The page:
Finally, we are especially grateful for our reviewers: Michael Hanemann, Arlene Wong, June Gin, and several anonymous reviewers who helped to improve the report on which this paper is based.
- Airports Council International (2008) Airport traffic reports. Microsoft Excel spreadsheet document at http://www.aci-na.org/stats/stats_traffic.
- Allison I et al (2009) The Copenhagen diagnosis: 2009, updating the world on the latest climate science. The University of New South Wales Climate Change Research Centre (CCRC), Sydney, 60 ppGoogle Scholar
- Battalio R, Baek S, Revell D (2008) California coastal response to sea level rise: coastal base flood elevation estimates. Technical memorandum to the Pacific Institute. Phil Williams and Associates, San FranciscoGoogle Scholar
- California Office of Statewide Health Planning and Development (2006) California licensed health care facilities. Digital data files from California Spatial Information Library. http://casil.ucdavis.edu/casil/.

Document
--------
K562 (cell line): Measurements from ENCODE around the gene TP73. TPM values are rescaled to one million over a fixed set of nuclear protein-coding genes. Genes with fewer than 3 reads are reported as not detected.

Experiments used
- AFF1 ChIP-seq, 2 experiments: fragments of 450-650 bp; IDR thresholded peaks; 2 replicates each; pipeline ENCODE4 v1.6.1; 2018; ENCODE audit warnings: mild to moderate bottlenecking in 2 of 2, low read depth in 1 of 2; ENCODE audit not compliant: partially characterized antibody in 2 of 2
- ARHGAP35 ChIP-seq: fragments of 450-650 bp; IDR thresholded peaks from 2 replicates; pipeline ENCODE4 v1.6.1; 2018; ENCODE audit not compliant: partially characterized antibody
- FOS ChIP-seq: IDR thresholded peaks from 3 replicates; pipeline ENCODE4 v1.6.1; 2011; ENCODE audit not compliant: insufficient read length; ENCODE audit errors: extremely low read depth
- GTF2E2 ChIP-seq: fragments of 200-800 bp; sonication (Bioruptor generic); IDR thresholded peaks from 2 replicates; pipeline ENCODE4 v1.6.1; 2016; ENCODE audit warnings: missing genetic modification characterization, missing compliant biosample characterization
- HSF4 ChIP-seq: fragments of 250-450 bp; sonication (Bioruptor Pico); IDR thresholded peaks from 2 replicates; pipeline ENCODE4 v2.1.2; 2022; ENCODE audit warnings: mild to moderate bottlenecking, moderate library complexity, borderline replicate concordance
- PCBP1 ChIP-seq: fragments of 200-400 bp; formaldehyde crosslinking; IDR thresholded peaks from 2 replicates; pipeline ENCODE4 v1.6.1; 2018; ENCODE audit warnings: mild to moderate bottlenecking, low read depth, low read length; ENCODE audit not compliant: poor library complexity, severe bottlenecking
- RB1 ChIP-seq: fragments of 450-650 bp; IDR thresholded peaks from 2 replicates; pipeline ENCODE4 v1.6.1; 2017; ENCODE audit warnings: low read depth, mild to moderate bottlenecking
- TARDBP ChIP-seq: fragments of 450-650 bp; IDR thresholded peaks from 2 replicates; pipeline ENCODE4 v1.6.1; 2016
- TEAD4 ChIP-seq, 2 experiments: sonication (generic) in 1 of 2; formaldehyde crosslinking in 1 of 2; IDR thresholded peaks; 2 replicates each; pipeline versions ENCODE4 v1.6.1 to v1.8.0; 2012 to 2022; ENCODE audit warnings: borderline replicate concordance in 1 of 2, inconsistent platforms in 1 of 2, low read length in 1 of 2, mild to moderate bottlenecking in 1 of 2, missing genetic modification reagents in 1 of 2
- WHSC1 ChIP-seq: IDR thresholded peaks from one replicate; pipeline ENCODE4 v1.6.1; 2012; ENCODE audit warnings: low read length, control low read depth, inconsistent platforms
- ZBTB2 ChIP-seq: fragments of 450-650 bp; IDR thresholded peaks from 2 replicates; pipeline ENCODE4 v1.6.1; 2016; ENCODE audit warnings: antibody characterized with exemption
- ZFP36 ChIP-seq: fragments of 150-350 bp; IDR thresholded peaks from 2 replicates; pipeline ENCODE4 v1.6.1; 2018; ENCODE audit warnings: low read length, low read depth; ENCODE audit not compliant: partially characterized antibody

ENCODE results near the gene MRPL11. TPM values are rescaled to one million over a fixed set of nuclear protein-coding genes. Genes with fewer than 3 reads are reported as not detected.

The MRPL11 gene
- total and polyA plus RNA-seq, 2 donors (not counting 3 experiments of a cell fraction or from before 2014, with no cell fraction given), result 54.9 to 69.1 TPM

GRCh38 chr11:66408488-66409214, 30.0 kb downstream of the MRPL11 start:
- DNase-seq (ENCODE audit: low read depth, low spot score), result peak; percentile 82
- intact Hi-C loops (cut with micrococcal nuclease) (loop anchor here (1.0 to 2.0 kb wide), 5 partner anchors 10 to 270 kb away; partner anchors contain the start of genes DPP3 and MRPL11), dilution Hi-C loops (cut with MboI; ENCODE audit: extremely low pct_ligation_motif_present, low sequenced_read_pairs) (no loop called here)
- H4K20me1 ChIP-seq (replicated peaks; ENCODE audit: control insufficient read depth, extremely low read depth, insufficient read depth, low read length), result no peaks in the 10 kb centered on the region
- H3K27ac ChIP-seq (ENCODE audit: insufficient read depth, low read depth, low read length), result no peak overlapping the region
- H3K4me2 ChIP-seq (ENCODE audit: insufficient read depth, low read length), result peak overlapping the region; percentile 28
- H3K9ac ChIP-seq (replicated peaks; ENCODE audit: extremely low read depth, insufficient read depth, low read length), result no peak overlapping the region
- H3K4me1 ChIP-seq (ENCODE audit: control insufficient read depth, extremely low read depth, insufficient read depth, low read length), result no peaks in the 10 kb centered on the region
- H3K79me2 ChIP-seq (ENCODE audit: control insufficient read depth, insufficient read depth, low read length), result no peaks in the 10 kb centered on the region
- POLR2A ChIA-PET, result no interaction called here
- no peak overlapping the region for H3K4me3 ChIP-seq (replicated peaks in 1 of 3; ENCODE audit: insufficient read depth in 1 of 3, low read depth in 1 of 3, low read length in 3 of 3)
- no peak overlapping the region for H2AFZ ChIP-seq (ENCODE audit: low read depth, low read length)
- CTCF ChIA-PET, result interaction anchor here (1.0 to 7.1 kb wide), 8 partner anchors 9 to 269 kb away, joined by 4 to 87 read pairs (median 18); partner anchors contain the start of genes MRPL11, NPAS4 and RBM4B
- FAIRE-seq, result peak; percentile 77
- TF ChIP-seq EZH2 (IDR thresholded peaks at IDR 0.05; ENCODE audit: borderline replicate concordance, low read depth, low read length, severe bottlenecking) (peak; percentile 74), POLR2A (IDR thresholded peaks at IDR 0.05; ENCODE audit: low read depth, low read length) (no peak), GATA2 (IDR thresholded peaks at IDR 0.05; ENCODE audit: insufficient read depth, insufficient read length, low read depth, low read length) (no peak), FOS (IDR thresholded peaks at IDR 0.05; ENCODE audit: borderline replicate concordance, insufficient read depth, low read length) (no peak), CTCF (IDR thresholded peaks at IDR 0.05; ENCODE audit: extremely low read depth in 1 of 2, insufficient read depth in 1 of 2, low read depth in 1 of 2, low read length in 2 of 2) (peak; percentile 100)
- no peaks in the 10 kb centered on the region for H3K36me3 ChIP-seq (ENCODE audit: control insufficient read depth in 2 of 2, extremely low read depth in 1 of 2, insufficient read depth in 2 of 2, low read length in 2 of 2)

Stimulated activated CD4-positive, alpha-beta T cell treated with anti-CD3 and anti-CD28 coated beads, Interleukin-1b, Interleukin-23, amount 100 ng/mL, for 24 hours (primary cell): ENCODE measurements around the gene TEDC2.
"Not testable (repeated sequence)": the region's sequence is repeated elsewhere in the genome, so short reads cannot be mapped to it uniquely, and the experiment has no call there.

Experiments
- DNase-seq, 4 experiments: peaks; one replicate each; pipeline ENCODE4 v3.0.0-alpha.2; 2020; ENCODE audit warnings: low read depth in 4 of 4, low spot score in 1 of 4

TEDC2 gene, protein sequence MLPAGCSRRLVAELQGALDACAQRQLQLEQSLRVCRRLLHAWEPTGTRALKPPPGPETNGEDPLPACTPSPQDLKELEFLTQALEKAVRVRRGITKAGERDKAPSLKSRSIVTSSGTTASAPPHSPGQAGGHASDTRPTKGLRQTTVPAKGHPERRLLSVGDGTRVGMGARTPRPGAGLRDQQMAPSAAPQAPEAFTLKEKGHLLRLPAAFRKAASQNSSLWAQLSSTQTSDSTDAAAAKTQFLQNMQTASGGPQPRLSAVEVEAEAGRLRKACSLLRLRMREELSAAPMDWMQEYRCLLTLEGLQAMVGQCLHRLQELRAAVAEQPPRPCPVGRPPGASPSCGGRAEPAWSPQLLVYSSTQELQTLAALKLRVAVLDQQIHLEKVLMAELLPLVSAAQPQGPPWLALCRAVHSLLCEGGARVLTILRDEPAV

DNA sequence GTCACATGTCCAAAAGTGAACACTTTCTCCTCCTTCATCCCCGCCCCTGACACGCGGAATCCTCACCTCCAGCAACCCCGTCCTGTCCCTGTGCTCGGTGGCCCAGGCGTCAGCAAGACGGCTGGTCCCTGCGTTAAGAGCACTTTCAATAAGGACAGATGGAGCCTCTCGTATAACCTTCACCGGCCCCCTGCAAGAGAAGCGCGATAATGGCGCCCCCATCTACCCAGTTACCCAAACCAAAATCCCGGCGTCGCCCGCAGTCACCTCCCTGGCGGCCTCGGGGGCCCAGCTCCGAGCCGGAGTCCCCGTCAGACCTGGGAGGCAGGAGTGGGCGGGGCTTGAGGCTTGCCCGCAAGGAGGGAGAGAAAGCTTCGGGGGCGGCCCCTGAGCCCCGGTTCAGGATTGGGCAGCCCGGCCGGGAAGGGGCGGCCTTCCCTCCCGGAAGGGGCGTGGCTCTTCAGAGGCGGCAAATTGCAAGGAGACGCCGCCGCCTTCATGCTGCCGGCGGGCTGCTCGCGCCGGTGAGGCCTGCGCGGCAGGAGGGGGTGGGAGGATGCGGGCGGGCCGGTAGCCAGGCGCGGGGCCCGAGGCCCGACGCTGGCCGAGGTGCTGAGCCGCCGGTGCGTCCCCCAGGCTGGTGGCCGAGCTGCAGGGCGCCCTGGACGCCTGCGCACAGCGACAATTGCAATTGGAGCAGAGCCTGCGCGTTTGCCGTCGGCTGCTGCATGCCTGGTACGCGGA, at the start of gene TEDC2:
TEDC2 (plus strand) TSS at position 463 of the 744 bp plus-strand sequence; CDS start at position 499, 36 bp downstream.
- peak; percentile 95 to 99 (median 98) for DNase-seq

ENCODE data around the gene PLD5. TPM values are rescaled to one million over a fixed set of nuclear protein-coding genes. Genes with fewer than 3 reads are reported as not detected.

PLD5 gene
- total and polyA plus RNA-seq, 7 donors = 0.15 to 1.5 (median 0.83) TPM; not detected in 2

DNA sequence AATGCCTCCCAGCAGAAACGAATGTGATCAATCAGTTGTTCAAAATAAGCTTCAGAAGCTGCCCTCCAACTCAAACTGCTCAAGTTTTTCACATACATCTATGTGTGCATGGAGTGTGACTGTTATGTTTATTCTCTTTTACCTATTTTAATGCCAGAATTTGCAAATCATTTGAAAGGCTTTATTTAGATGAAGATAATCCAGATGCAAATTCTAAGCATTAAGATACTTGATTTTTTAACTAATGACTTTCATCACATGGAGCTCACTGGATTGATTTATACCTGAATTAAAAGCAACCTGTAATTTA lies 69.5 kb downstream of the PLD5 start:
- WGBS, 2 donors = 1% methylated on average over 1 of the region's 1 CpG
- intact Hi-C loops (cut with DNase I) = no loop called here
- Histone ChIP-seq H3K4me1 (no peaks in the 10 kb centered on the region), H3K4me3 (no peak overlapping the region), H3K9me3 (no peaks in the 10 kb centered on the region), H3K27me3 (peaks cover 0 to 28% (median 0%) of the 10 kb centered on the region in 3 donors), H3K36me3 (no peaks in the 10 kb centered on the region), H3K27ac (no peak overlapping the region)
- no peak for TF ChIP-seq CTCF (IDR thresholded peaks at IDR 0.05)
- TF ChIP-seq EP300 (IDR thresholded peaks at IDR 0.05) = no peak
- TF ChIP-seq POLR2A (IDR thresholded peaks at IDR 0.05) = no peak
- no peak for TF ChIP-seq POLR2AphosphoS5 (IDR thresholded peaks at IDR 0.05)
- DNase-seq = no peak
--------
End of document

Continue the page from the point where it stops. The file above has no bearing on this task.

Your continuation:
- Cayan D, Tyree M, Dettinger M, Hidalgo H, Das T, Maurer E, Bromirski P, Graham N, Flick R (2009) Climate change scenarios and sea level rise estimates for California. 2008 Climate change scenarios assessment. California Climate Change Center paper CEC-500-2009-014-F.Google Scholar
- Christensen M (2008) “Protecting America’s busiest port from seismic impacts.” Presentation at University of Southern California’s Megacities Workshop. Los Angeles, California. November 10, 2008. http://mededonline.hsc.usc.edu/research/workshop-2008/session-5-christensen.htm
- Farris MT II (2008) Are you prepared for a devastating port strike in 2008? Transportation Journal, Winter 2008Google Scholar
- Federal Emergency Management Agency (FEMA) (2006) Hazards U.S. Multi-Hazard (HAZUS-MH). Computer application and digital data files on 2 CD-ROMs. Jessup, Maryland. www.fema.gov/plan/prevent/hazus/
- Flick RE, Murray JF, Ewing L (1999) Trends in U.S. tidal datum statistics and tide range: a data report atlas. Scripps Institution of Oceanography, San DiegoGoogle Scholar
- Gleick PH, Maurer EP (1990) Assessing the costs of adapting to sea-level rise: a case study of San Francisco Bay. Pacific Institute, OaklandGoogle Scholar
- Heberger M, Cooley H, Herrera P, Gleick P, Moore E (2009) The impacts of sea level rise on the California coast. California Climate Change Center, Sacramento, California. Paper CEC-500-2009-024-FGoogle Scholar
- Intergovernmental Panel on Climate Change (2000) Special report on emissions scenarios. Cambridge University Press, UK. 570 ppGoogle Scholar
- Knowles N (2009) Potential inundation due to rising sea levels in the San Francisco Bay region. California Climate Change Center paper CEC-500-2009-023-F. Sacramento, CaliforniaGoogle Scholar